On February 25 2013 the Competition Authority launched an inquiry into the competitive functioning of the pharmaceutical distribution sector. In the context of stimulating competition through government support for generic medicines and the online distribution of medicines, the authority intends to examine each level in the medicine distribution chain to decide whether it is truly competitive, contributing to lower prices and enhanced service and innovation.
The authority's investigation - which more or less equates to a sector inquiry by the European Commission - will focus on three main actors: pharmaceutical companies, wholesale distributors and pharmacists. It will also consider online sales of medicines.
The first level in the medicine distribution chain, pharmaceutical companies negotiate the prices and volumes of reimbursable medicines marketed in France with the Economic Committee for Health Products. For these products, the authority will consider whether this legally binding framework is sufficiently flexible to achieve a level playing field. For non-reimbursable medicines whose price can be freely fixed, the authority will examine potential barriers to lower prices resulting from relationships between pharmaceutical companies and wholesale distributors on the one hand, and pharmacists on the other.
The authority further notes that the penetration of generics is still insufficient in France. The expiry of many pharmaceutical patents within the next two years should encourage their development - provided that pharmaceutical companies do not engage in illegal anti-competitive practices.
The activity of wholesale distributors is largely organised within regulated margins and in accordance with public service obligations on the holding of stock. The authority will consider the impact of direct sales development by pharmaceutical companies on the economic difficulties faced by wholesale distributors.
The authority will also examine the types of competitive pressure in which wholesale distributors may engage in the import and export of medicines. Electronic commerce between member states could be part of this review.
The lowest level in the medicine distribution chain, pharmacists have become key players in government policy on the promotion and development of generic medicines. Recognising that French consumers are less enthusiastic about generics than those in other European countries, the authority will focus on the necessary improvements to stimulate competition between originators and generics.
It will also decide on the intensity of competition for non-reimbursable medicines, the price of which has increased by some 47.8% since 1998, compared to a 24% reduction in the price of reimbursable medicines. In this regard, the authority will examine the ethical rules to which pharmacists are subject with regard to commercial freedom - in particular, advertising - as well as the role of professional bodies and commercial offer practices.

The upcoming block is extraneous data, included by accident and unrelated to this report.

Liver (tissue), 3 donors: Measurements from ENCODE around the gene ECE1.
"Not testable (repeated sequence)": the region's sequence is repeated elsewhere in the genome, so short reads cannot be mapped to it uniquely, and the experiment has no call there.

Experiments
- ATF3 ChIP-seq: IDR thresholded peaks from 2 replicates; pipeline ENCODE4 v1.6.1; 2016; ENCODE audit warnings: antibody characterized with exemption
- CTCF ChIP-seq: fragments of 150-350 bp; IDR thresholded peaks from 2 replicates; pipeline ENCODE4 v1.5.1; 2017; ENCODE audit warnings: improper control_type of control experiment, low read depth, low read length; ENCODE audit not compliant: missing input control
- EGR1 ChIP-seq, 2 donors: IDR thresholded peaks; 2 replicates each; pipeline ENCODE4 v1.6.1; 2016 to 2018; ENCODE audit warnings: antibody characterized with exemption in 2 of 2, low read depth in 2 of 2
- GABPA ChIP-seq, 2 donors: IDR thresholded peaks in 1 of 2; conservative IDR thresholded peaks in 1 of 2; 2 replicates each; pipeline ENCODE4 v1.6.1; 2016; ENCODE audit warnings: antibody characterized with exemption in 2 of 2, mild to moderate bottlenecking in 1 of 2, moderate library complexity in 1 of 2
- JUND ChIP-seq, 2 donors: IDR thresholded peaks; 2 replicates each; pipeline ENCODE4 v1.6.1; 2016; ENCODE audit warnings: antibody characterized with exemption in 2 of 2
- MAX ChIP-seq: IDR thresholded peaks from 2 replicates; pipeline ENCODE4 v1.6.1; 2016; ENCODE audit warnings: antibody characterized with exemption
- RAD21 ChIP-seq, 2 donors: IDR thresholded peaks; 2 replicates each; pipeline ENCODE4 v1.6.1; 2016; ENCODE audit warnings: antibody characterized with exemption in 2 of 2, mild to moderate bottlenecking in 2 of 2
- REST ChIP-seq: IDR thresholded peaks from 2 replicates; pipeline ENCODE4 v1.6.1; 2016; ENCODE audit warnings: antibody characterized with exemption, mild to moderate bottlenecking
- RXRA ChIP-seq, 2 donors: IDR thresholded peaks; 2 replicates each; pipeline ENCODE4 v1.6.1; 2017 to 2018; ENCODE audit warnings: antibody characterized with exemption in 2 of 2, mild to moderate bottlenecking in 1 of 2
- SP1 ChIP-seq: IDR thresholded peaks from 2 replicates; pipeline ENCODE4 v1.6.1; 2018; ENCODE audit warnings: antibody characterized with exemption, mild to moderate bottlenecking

The final issue that the inquiry intends to cover - the online sale of medicines - will be considered by the authority within the context of the implementation of the EU Falsified Medicines Directive (2011/62/EC).
The authority had already expressed doubts to the government regarding the draft implementation limiting online sales to only those drugs which consumers can themselves pick up from the shelves of stores (Opinion of December 13 2012). The government has ignored this advice; but on February 14 2013 the Supreme Administrative Court, in proceedings for interim measures, suspended the implementation of the online sales provisions and considered that their compatibility with the directive raises serious doubts, since the directive offers the possibility of online sales for all medicines that are not subject to prescription.
Unusually, the authority will submit its first conclusions to public consultation in Summer 2013. This consultation will enable the authority to render an opinion taking into consideration the reactions of sector players before the end of the year.
In its final opinion, the authority may identify obstacles and recommend that the government implement certain measures in order to improve the competitive functioning of the sector.
The French Competition Authority is not the only such body to take a close look at the pharmaceutical sector. The authorities of several other member states are investigating or have investigated this sector. Recently in the United Kingdom, the shortage of some prescription-only medicines led to a May 2012 report which concluded that the shortage was mainly due to parallel trade in other member states. Further, at European level, following its sector inquiry in 2008 to 2009, in 2012 and 2013 the European Commission opened several procedures against pharmaceutical companies suspected of delaying the entry of generics on the market.
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